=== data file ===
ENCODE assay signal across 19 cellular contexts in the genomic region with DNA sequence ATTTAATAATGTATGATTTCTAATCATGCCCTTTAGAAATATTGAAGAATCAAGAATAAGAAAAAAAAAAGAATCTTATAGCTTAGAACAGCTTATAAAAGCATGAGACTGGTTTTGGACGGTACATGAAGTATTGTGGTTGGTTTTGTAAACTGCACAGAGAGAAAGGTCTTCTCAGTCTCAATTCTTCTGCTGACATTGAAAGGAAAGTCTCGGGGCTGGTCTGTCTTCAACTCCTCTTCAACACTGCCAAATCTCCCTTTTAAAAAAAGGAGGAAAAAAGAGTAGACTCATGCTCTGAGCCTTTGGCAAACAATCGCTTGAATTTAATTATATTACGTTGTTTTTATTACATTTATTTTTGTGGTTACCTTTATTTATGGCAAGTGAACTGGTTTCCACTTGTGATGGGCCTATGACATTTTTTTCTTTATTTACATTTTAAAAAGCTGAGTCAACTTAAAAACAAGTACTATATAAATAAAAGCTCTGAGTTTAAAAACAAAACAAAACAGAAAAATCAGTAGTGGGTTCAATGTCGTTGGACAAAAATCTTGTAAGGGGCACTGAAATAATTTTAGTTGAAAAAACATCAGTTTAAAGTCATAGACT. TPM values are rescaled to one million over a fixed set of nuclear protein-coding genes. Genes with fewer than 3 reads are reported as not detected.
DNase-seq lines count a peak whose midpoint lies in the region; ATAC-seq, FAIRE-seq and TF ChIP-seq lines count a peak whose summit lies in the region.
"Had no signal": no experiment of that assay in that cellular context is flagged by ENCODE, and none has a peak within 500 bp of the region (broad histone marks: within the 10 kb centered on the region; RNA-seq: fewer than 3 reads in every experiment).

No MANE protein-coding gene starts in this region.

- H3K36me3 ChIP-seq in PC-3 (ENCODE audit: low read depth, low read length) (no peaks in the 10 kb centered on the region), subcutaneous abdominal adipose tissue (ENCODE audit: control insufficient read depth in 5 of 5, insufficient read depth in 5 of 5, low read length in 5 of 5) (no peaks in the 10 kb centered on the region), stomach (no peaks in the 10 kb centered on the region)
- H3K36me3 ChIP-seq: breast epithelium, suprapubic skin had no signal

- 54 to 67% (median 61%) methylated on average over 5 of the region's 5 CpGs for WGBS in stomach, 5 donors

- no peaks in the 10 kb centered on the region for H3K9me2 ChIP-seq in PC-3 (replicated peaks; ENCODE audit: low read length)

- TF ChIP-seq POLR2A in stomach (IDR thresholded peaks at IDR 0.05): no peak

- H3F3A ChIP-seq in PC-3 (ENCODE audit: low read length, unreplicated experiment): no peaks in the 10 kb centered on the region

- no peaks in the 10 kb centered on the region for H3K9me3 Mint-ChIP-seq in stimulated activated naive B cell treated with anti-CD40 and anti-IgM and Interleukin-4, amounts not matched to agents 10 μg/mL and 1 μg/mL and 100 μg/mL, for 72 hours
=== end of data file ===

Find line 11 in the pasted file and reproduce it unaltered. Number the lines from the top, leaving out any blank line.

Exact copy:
- no peaks in the 10 kb centered on the region for H3K9me3 Mint-ChIP-seq in stimulated activated naive B cell treated with anti-CD40 and anti-IgM and Interleukin-4, amounts not matched to agents 10 μg/mL and 1 μg/mL and 100 μg/mL, for 72 hours